The plant family Brassicaceae was named and described by Gilbert Thomas Burnett in Outlines of Botany in 1835.
As of 11-11-21 when this page was last updated, Plants of the World Online by Kew lists 345 genera in this family. This family is commonly known as the mustard or cabbage family and includes cabbage, kale, brussels sprouts, cauliflower, mustards, turnips, and so on. It also includes the Alyssum genus and several wildflowers. That number could change as updates are made on POWO.
For more information about this family of plants, please click on the links below. The links take you directly to the information about the family. You can click on the plant’s name below the photos that will take you to their own pages.
The Armoracia rusticana (Horseradish) doesn’t have a page yet…
Barbarea vulgaris (Yellow Rocket) are quite a common sight on the farm and throughout may other countries. There bright yellow flowers in the spring and early summer are quite a sight in large colonies. common names include Yellow Rocket, St. Barbara’s Herb, Herb Barbara, Wintercress, Bittercress, Rocketcress, Yellow Rocketcress, Wound Rocket, Creasy, Creecy, Creesy, Cressy Greens, Upland Cress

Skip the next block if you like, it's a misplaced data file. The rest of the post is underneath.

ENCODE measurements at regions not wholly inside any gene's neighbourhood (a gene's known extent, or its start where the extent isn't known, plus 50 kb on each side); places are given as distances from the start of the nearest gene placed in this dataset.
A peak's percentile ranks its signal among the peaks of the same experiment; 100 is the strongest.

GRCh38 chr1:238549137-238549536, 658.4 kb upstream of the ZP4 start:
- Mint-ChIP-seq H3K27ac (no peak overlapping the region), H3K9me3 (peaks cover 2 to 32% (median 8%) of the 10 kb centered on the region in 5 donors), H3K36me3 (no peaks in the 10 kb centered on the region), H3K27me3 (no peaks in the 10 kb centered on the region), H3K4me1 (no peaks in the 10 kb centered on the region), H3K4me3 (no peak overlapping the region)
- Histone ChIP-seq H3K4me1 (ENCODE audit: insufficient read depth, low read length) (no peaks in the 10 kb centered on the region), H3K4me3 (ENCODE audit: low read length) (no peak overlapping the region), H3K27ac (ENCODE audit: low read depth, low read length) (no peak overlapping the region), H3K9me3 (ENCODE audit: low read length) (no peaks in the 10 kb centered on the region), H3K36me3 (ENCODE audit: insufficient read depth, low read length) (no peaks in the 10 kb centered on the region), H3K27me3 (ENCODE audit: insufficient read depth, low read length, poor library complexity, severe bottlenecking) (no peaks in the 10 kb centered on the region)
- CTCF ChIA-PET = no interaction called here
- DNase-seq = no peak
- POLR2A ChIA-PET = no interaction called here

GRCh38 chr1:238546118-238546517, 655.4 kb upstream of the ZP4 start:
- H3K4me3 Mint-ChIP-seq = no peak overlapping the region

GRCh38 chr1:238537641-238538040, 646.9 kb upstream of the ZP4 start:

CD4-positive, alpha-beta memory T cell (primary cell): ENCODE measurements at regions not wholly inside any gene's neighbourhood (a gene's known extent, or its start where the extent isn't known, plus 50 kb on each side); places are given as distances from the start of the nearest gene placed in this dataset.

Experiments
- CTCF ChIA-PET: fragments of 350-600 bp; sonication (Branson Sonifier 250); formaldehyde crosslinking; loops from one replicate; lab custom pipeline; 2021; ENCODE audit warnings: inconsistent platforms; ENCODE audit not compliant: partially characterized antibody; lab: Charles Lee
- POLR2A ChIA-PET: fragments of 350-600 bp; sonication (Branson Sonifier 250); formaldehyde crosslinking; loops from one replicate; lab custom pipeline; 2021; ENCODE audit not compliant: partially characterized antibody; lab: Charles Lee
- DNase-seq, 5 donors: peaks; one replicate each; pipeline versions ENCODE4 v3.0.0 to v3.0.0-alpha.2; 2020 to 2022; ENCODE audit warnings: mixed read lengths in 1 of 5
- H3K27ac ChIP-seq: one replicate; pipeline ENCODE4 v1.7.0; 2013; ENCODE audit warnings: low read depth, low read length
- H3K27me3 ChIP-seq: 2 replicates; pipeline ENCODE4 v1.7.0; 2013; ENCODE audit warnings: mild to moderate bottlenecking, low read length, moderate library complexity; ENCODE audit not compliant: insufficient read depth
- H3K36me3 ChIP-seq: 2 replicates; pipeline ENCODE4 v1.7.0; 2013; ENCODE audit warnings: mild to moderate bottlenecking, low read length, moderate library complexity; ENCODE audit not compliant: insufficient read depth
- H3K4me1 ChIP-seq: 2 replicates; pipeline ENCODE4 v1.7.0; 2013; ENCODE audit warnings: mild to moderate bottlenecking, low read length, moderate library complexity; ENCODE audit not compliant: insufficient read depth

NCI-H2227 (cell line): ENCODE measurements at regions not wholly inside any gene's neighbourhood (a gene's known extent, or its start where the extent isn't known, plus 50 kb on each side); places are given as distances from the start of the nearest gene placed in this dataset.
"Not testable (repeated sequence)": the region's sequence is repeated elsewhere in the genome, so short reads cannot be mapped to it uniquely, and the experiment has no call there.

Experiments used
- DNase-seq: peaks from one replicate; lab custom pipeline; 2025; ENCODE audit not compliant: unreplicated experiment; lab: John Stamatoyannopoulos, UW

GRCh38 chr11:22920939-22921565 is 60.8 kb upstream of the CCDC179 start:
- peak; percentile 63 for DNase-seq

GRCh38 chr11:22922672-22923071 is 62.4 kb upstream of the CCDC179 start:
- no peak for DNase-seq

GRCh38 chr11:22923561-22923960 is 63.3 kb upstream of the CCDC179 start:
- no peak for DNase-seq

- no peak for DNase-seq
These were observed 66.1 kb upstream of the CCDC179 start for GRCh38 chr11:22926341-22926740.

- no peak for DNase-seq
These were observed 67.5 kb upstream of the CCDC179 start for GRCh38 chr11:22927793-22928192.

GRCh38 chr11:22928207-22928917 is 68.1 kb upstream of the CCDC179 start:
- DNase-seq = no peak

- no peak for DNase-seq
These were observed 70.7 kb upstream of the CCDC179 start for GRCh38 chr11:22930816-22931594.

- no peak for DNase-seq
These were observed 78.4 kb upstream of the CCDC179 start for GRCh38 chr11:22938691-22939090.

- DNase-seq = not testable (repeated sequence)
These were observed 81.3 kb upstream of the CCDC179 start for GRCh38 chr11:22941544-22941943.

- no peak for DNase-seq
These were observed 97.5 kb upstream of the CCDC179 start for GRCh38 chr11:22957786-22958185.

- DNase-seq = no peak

There are A LOT of Capsella bursa-pastoris (Shephard’s Purse) growing along the driveway (inthe gravel) and an area behind the barn on my farm. I see it here and there but mainly in those two areas.
Analysis has concluded that Capsella bursa-pastoris had a hybrid origin within the past 100,000-300,000 years. It has evolved from being a diploid, self-incompatible species to being a polypoid, self-compatible species. This has allowed it to become one of the most widely distributed species on the planet.
Strange but true, Hesperis matronalis (Dame’s Rocket) is in the plant family Brassicaceae. It looks like several species of Phlox which are in the plant family Polemoniaceae… There has been a HUGE colony of these down the street from the farm along the ditch. I always thought they were Phlox, but when one came up and flowered north of my chicken house in 2020 I identified it as Hesperis matronalis.
That’s all I have for the plant family Brassicaceae for now…